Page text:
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RCMP showed due diligence on rifles, lawyer tells Moncton massacre trial

Last Updated May 19, 2017 at 3:40 pm EDT

MONCTON, N.B. – The RCMP took time arming officers with high-powered carbine rifles because it was doing “due diligence” on the deadly weapon, a lawyer told the Labour Code trial stemming from a 2014 shooting rampage in Moncton, N.B.

“Arming general duty members with semi-automatic rifles can have negative repercussions, including increased tensions with the public, which in turn can lead to officer safety concerns,” defence lawyer Ian Carter told Moncton provincial court Friday.

“Carbines are designed to kill. Given what is at stake, it was incumbent on the RCMP to analyze the issue thoroughly, not for the sake of appearances, but for the sake of public safety.”

Carbine rifles were not available to general duty officers the night of June 4, 2014, when gunman Justin Bourque targeted RCMP officers. Crown witnesses have testified the weapons could have made a difference in the shootings that killed three Mounties and wounded two others.

The RCMP is accused of allegedly failing to provide members and supervisors with the appropriate information, instruction, equipment and training in an active-shooter event.

The force approved the C8 carbines in September 2011, and Carter said in his opening remarks the force was studying the issue carefully.

He noted Crown witnesses have said carbines “could” have made a difference, not “would” have made a difference.

“The real issue in this case is due diligence,” he told Judge Leslie Jackson.

The force also had to follow a lengthy federal procurement process, he said.

“It didn’t matter how quickly the RCMP wanted those carbines, they could not break the law to do it,” said Carter.

He said evidence will show the force had high quality training in place at the time of the shooting.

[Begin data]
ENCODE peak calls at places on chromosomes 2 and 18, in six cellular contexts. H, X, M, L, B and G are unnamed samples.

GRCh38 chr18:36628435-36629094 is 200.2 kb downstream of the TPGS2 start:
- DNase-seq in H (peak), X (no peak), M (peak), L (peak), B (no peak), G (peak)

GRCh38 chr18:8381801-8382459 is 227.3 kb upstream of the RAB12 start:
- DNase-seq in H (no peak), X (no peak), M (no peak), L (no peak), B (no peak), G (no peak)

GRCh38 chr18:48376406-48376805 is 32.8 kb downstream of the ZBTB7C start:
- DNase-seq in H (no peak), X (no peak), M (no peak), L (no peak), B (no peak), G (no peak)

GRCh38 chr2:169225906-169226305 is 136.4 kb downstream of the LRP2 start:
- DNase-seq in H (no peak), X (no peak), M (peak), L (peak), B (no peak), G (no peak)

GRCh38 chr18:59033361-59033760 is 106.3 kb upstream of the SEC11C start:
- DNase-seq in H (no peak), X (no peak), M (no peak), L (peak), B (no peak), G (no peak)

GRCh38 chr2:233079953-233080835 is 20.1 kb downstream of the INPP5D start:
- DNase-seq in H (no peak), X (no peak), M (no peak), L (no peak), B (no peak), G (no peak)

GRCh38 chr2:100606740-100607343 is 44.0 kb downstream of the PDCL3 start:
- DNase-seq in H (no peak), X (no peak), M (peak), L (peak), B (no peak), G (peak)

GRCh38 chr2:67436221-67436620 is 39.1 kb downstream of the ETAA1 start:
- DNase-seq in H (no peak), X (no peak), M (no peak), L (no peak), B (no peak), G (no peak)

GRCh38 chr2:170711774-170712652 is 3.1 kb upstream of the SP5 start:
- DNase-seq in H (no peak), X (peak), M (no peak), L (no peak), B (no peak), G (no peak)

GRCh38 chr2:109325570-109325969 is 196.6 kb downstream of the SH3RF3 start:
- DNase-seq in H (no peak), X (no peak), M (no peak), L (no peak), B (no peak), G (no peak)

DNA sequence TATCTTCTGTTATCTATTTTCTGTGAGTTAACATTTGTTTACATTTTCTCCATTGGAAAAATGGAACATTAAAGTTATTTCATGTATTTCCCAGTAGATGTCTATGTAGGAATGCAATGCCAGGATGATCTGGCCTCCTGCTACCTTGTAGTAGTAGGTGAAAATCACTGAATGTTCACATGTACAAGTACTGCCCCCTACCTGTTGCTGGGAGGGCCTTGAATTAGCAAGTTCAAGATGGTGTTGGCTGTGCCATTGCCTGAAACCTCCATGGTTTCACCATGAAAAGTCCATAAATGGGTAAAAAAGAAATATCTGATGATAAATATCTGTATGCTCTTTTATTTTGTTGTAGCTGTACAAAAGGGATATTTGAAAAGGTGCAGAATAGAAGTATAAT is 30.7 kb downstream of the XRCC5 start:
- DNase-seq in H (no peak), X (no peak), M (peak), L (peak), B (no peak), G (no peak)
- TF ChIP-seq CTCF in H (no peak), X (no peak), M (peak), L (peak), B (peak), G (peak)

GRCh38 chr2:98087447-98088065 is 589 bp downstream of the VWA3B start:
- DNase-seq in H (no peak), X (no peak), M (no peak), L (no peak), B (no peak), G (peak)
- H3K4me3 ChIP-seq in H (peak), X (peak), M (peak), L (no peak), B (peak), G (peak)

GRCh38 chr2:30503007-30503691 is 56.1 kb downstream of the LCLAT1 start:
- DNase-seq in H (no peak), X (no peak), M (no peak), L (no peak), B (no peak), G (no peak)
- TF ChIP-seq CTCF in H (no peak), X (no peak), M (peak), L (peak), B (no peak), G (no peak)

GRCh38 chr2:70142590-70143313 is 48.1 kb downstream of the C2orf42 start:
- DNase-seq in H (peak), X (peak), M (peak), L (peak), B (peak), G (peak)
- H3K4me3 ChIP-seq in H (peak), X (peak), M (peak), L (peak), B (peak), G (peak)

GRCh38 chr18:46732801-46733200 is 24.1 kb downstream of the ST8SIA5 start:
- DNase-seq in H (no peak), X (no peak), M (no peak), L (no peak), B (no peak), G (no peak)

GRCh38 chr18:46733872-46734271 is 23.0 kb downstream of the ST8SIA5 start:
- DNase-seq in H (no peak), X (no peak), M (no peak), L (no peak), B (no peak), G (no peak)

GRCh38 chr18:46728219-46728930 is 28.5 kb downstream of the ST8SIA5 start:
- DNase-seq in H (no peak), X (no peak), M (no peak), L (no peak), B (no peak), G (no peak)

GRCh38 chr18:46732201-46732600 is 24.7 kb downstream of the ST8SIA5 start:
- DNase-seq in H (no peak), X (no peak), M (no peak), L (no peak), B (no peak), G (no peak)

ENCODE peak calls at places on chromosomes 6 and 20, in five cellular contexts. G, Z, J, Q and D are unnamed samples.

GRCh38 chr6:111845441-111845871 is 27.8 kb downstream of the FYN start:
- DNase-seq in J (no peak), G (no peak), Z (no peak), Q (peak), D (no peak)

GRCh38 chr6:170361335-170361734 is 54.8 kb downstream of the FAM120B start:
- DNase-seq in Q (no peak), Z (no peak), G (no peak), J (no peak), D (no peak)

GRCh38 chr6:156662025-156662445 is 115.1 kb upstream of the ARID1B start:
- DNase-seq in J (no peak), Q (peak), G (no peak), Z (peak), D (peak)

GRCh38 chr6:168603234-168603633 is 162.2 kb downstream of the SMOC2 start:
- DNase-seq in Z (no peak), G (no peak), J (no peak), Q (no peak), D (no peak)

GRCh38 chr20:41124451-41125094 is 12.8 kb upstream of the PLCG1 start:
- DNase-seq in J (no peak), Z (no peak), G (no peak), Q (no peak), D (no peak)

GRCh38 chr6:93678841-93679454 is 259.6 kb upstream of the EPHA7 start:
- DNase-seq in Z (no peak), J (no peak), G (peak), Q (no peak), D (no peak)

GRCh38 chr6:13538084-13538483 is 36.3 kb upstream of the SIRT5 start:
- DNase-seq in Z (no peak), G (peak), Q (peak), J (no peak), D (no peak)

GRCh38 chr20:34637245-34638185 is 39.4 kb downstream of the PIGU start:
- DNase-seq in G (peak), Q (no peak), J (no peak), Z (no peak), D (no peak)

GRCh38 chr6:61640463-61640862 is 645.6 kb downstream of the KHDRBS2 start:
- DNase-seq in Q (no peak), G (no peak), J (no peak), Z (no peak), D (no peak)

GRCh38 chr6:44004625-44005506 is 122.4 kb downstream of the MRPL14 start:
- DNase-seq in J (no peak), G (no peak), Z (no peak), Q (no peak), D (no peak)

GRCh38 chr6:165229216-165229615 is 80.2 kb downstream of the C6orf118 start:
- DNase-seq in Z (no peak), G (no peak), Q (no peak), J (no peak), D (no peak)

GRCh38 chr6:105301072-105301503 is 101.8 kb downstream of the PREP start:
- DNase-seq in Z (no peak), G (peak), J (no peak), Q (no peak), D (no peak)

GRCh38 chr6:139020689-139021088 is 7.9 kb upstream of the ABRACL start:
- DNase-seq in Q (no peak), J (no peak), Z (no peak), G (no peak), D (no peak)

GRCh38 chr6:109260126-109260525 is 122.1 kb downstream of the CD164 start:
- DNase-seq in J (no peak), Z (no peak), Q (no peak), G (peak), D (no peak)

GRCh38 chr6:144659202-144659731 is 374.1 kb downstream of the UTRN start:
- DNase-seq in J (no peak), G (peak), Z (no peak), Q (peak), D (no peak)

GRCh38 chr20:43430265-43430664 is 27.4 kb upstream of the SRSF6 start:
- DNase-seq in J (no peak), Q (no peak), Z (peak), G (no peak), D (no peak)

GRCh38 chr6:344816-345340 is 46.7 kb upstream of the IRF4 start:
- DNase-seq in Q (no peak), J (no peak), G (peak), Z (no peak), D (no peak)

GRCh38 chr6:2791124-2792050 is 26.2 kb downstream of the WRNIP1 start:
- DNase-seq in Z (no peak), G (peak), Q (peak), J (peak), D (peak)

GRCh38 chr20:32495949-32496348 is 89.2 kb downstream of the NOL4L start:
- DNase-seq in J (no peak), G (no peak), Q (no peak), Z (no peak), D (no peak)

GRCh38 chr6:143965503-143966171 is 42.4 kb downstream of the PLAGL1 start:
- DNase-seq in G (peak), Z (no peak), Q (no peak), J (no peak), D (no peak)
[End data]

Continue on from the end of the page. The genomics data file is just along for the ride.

Carter also noted that the RCMP is not responsible for the deaths of constables Fabrice Gevaudan, Dave Ross and Doug Larche.

“Justin Bourque caused their deaths,” he said, prompting Jackson to note that the Crown also acknowledged that fact in its opening statement.

Later Friday, retired deputy commissioner Darrell Madill testified that an independent researcher was hired in 2009 to conduct a needs analysis of the patrol carbine.

The 2010 independent report from Carleton University criminologist Darryl Davies recommended immediate phase-in of carbine rifles for all RCMP patrol officers and training for all members.

Madill said the report didn’t tell the force anything it didn’t already know and lacked a proper needs analysis — the mandate of the research. He called it an “inventory list” of carbine programs at other forces in North America.

“There were no risk assessments. There was no public policy considerations… He didn’t have the ‘why’,” Madill said, adding he didn’t feel he could take the report to his superiors as proof carbines were necessary for general duty members.

Madill added the RCMP learned from the 2007 Tasering death of Robert Dziekanski that independent, fact-based research was necessary to support weaponry and bolster public confidence.

Under cross-examination by Crown prosecutor Paul Adams, Madill conceded the RCMP was at the time more focused on Tasers and public fallout from the Dziekanski death than it was on moving the carbine program along.

“You had the opportunity in your position to put that on the front burner, but you did not,” said Adams. “How many more officers would have to be killed before it would become a top priority?”

But Madill cited the importance of studying the carbine issue thoroughly.

“We had to have an unbiased, evidence-based review that no one could accuse us of using our beliefs to adopt the carbine,” said Madill, reiterating that the process of adopting a new weapon for the force is “complex” and “extraordinary.”

The trial continues on Tuesday.

Gevaudan, Ross and Larche were killed, while constables Eric Dubois and Darlene Goguen were wounded when Bourque targeted police officers in hopes of sparking an anti-government rebellion.

Bourque was sentenced to life in prison with no parole eligibility for 75 years after pleading guilty to three counts of first-degree murder and two counts of attempted murder.

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